In most of the African continent, systemic structures of oppression against women are expressed through land relations. For many African women, access to land is dependent on their relationship with a male family member and is forfeited if the relationship ends. Even when laws and policies include gender equality targets, these tend to fade when it comes to implementation. Lower levels of literacy among women can add to their marginalization. Women earn less and have less access to the administrative and legal systems. In recent years the African Union and other international actors have developed principles and standards explicitly in favour of women’s land rights. Notable frameworks include the Framework and Guidelines on Land Policy in Africa (F&G), adopted by the African Union (AU); and the Voluntary Guidelines on Governance of Tenure, Fisheries and Forests in the Context of National Food Security (VGGTs), adopted at the World Committee on Food Security (CFS), the African Land Policy Initiative’s Gender Strategy (LPI-GS) for the operationalization of the Framework and Guidelines on Land Policy in Africa; the AU’s Guiding Principles on Large-Scale Land-Based Investments (GP-LSLBI); the Protocol to the African Charter on human and people’s right on the rights of women in Africa (the Maputo Protocol) and the AU Declaration on Land Issues and Challenges in Africa among others.
Several African countries reformed their legislation integrating women’s land rights into policy provisions. Civil society and grassroots women’s movements such as the Kilimanjaro Initiative emerged on the continental scene.
Despite all these efforts, women’s stories, truths and aspirations continue to be marginalized or minimalized. Formal structures may shift, without challenging the underlying logics of gender bias on which they are based.
For this reason, the Women’s Land Rights for Inclusive Development and Growth in Africa (WLRIDGA) project was conceived with the specific aim to promote women’s land rights and to empower women and CSOs in the process. With the ultimate goal of gender just land governance, the WLRIDGA project is intended to support evidence-based and transformative advocacy efforts of civil society in Cameroon, Ethiopia, Kenya, Malawi, Mozambique, South Africa, Togo and Tunisia, and at the continental level.
The WLRIDGA project is a 3-year project funded by the European Union, led by the consortium composed of Oxfam International Pan-African program, the University of the Western Cape through the Institute for Poverty, Land and Agrarian Studies (PLAAS), and The Plateforme des Organisations Paysannes d’Afrique Centrale (PROPAC) , in partnership with the International Land Coalition Africa.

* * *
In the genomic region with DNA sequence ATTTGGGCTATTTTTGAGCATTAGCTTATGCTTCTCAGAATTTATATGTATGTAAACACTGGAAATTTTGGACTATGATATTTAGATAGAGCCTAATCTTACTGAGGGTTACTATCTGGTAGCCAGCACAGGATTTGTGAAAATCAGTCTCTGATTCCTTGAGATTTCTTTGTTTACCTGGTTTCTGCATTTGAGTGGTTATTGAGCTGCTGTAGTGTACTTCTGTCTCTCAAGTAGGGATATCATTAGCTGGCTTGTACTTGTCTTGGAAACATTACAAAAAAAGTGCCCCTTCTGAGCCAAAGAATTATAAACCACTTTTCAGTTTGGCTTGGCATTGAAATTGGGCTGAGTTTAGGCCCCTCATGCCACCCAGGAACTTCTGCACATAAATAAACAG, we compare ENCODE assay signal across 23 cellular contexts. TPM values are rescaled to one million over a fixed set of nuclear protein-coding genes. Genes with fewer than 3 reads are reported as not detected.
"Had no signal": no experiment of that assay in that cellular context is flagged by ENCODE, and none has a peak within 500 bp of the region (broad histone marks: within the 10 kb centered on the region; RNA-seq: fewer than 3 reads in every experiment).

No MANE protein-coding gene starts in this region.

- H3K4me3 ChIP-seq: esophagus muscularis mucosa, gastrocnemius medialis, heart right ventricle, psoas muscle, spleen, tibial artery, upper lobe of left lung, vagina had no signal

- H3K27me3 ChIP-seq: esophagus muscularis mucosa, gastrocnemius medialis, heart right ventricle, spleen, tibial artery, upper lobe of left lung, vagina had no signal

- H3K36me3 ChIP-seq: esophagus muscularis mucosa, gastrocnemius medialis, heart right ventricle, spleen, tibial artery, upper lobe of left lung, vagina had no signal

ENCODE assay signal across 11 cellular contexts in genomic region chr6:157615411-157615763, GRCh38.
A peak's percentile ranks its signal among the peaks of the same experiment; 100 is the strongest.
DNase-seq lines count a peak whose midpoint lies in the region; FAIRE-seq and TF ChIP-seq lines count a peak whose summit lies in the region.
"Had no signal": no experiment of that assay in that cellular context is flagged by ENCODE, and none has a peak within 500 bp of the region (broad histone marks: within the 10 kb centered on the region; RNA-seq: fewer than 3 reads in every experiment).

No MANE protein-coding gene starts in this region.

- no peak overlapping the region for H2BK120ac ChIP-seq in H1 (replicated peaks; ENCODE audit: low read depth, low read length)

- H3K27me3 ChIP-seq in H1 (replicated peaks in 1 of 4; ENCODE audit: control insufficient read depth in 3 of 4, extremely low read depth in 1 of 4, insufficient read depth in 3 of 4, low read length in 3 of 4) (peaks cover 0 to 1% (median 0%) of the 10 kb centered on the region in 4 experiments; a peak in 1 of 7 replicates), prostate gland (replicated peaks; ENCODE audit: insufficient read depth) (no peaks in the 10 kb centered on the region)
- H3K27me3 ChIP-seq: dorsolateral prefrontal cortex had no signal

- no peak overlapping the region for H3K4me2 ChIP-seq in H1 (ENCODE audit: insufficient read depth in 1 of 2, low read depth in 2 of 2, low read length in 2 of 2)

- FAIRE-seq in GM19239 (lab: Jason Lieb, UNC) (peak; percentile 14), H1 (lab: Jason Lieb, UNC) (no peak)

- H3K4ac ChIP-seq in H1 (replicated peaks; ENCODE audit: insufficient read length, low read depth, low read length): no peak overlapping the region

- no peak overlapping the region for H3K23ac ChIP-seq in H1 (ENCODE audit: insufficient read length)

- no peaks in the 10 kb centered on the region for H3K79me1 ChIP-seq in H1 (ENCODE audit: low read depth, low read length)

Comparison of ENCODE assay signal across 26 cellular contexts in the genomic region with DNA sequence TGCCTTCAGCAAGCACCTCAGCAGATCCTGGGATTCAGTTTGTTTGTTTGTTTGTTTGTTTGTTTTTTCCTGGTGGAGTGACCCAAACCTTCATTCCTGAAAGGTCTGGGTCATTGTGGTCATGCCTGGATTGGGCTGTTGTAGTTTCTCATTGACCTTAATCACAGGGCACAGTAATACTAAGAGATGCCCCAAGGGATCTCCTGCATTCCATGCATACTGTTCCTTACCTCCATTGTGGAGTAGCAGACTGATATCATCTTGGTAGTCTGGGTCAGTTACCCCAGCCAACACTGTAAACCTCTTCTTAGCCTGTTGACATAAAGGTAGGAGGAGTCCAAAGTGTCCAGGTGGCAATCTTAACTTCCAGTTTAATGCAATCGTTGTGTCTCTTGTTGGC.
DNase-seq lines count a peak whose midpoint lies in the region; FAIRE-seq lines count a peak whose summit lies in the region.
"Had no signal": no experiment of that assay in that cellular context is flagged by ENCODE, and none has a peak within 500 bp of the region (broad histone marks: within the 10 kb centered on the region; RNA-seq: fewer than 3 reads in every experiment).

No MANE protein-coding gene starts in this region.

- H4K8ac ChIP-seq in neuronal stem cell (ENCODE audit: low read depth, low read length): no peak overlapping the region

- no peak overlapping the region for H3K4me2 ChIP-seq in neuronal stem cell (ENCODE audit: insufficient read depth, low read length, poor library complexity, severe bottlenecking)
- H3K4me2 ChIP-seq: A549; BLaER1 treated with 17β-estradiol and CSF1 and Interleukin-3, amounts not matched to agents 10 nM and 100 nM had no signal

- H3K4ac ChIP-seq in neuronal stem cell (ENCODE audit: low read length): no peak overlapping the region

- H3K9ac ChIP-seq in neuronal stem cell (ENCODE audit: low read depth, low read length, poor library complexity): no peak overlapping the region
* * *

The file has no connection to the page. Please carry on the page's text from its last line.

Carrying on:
At the country level, the project is executed in partnership with several CSO organizations: Concertation Nationale des Organisations Paysannes au Cameroun (CNOP-CAM) in Cameroon; Union of Ethiopian Women Charitable Association (UEWCA) in Ethiopia, Kenya Federation of lawyers (FIDA), Resource Conflict Institute (RECONCILE), Equality Now, Women Empowerment Link (WEL), GROOTS Kenya, Kituo cha Sheria, Daughters of Mumbi, Pamoja Trust, Kenya Land Alliance (KLA) and Lawyers Without Borders (LWYO), Kenya Women Parliamentary Association (KEWOPA) and Civil Society Coalition on Land in Kenya, Women's Legal Resource Centre-WOLREC in Malawi, National Association of Rural Extension (AENA) and Fórum Mulher in Mozambique; Nkuzi Development Association in South Africa, Women in Law & Development in Africa (WILDAF ) in Togo, Union Tunisienne de l’Agriculture et de la Peche (UTAP) in Tunisia.
WHAT WE DO
The aim of this project is better enforcement of women’s land rights in Africa. To hold government accountable on the implementation of policies and laws on Women’s Land Rights, the project conducts studies and sets clear objectives, as well as gathering and disseminating evidence. In doing so, the project strengthens pan-African civil society’s and women leaders to monitor themselves, work in coalition with old and new allies, and enhance effectiveness of their advocacy work.
The project reinforced existing connections with and between CSOs and women’s leaders and facilitated use of the following advocacy and capacity building materials developed by the project:
National Status Reports and Baseline Studies
Evidence studies on the gendered impact of large-scale land-based investments
The project utilizes various fora to enable CSOs to exchange learning and knowledge. Together with key continental initiatives such as the Kilimanjaro Initiative and Pan African women’s movements WILDGRA project strongly supports women’s land rights cause in the pan-African institutions, and African regional economic commissions. The project also supports influencing efforts of CSOs at country level.
Overall, implementing partners have involved and engaged with up to 3.500 different actors from CSOs, land related government institutions, departments and ministries, international organisations, traditional authorities and media.
Project name: WOMEN’S LAND RIGHTS FOR INCLUSIVE DEVELOPMENT AND GROWTH IN AFRICA (WLRIDGA) PROJECT
Project period: Three years, 2018-2020
Target group: Rural women and national CSOs active on women’s land rights
Location: Cameroon, Ethiopia, Kenya, Malawi, Mozambique, South Africa, Togo and Tunisia. Continental level activities
Budget: 3 million euros
Financial partners: European Union, International Land Coalition Africa